In Real Crime Profile, the subject is explained extensively and comprehensively during an episode about Nicole Brown Simpson, but you don’t have to be a genius to see coercive control operating throughout society in the guise of ‘traditional’ behaviours. Is it ok for your partner to express a preference for how you dress or comment on how much of your money you spend? It depends. Do you feel comfortable with it? Do you have a friend who used to be present but now you rarely see them? Dare you say anything?
Our society represses and minimises these feelings with callous efficiency while domestic abuse charities estimate 1 in 4 women and 1 in 6 men will experience violence at the hands of a partner.
It’s so insidious, so utterly engulfing that many people fall victim to it without knowing. Perhaps you feel as though a partner has a little too much to say about how you spend your free time but he or she has never hit you, so how can it be wrong? Who knows how many people are moving through their lives towards an horrific end that we could prevent if only we weren’t so embarrassed to ask?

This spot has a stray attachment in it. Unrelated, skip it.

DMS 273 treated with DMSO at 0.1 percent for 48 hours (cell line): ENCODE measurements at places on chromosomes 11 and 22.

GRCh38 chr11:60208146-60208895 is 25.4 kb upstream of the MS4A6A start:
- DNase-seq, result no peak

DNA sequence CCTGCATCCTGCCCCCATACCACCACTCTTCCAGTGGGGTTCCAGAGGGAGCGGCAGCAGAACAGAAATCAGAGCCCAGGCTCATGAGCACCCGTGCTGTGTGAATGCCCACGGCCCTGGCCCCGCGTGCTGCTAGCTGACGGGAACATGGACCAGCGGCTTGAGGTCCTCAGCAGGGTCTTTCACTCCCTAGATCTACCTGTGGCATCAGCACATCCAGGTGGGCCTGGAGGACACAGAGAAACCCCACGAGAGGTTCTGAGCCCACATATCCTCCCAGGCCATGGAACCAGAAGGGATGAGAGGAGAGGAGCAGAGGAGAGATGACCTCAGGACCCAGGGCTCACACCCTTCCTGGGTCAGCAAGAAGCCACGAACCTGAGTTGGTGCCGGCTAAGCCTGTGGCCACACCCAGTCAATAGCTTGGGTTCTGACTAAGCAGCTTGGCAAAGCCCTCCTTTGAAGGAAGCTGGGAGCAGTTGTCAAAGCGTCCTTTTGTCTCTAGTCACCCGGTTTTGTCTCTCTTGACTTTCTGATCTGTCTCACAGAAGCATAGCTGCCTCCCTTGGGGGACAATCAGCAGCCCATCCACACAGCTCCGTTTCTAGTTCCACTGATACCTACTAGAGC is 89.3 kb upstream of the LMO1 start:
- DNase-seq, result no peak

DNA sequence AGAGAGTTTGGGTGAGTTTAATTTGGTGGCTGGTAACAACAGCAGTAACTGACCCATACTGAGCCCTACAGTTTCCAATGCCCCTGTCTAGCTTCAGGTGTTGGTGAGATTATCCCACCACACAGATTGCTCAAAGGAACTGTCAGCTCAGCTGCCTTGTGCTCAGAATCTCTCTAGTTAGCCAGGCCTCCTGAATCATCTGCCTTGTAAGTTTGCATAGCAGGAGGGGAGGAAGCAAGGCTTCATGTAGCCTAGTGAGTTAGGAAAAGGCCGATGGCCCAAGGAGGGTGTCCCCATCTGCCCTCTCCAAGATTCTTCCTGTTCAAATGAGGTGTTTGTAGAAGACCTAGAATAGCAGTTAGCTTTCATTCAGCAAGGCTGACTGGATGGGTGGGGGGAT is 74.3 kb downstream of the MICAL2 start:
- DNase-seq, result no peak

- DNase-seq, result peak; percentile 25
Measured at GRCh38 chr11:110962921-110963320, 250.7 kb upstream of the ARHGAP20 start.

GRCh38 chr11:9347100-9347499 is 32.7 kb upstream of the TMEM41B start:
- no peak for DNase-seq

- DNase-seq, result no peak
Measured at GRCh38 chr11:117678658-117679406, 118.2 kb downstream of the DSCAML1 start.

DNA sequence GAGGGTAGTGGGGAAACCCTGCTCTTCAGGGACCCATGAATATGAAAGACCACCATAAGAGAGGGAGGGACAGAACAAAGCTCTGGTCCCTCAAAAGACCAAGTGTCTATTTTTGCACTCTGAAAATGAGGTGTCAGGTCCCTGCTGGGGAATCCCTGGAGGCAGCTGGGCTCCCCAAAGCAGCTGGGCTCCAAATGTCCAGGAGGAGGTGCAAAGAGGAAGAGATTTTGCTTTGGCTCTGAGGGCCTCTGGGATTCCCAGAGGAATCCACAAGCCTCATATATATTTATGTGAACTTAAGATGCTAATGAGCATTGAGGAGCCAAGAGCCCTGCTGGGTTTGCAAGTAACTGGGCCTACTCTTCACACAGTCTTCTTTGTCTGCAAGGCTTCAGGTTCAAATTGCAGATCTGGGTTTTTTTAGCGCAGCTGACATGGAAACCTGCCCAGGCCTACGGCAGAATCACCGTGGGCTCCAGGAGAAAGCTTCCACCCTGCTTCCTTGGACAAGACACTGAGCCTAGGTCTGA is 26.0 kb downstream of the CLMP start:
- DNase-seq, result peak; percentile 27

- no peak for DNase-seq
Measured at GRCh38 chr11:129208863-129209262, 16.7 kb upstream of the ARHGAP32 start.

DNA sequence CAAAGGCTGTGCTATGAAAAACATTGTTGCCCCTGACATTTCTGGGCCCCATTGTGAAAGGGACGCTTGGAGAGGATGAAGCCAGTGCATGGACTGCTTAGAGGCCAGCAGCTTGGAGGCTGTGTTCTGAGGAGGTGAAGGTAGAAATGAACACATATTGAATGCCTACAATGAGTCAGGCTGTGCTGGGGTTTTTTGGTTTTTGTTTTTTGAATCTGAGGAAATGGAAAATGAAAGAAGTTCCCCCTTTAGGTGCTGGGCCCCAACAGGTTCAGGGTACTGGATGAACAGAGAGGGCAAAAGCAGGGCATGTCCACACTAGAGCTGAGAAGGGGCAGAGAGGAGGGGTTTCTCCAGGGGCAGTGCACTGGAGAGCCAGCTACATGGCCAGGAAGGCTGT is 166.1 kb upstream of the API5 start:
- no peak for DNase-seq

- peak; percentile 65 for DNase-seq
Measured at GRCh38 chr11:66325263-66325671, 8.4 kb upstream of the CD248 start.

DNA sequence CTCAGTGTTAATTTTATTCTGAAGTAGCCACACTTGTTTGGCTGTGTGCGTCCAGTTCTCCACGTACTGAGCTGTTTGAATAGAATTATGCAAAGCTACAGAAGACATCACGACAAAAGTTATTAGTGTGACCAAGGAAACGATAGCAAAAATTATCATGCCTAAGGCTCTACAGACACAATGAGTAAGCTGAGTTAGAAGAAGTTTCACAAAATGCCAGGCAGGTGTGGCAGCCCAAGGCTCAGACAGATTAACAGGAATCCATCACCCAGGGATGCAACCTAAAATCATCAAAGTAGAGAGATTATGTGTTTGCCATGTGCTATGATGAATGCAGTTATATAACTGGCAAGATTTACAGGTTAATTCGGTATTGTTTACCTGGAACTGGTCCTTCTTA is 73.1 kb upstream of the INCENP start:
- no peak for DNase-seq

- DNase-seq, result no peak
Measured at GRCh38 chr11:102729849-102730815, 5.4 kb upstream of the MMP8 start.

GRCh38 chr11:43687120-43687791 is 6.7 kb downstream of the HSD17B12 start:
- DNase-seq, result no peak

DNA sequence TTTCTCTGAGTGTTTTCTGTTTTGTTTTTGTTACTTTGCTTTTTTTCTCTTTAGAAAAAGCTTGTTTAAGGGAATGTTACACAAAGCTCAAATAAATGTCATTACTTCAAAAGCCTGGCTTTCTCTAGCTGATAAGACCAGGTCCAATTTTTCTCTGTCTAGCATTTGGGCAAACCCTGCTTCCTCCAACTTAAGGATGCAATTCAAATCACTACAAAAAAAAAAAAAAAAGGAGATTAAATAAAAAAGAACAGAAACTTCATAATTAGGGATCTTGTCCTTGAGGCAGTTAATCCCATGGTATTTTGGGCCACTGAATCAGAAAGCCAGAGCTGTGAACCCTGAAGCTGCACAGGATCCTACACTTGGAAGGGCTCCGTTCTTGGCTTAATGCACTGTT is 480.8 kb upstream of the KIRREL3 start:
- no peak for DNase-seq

Coercive control is now a criminal offence in the UK, largely thanks to Laura Richards‘ work. But that’s just one step. In order for the law to operate properly, awareness of its existence and how it manifests itself is essential, particularly for those at risk. Help and support is available through a number of charities as well as checklists you can use if you feel uncertainty about your current situation or that of a friend.
We are trained to suppress suspicion and fear for the greater good but in doing so, we’re enabling abuse and allowing lives to drift towards terrible danger unchecked. We can’t change the infrastructure overnight but if every one of us was better informed, there would be fewer investigations for judicial systems of the world to cock up.
Admittedly Netflix would have less to do, but I can live with that.
Paladinservice.co.uk The Domestic Violence Law Reform Campaign
Women’s Aid Domestic violence checklist
LauraRichards.co.uk More info on Laura Richards and her work
RealCrimeProfile Podcast episodes